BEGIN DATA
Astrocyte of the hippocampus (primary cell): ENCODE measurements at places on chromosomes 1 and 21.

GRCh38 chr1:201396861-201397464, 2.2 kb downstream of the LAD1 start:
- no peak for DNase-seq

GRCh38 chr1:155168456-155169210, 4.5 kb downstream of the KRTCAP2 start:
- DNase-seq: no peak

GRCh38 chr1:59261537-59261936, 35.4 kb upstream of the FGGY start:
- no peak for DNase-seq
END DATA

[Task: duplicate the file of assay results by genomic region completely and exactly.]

Astrocyte of the hippocampus (primary cell): ENCODE measurements at places on chromosomes 1 and 21.

GRCh38 chr1:201396861-201397464, 2.2 kb downstream of the LAD1 start:
- no peak for DNase-seq

GRCh38 chr1:155168456-155169210, 4.5 kb downstream of the KRTCAP2 start:
- DNase-seq: no peak

GRCh38 chr1:59261537-59261936, 35.4 kb upstream of the FGGY start:
- no peak for DNase-seq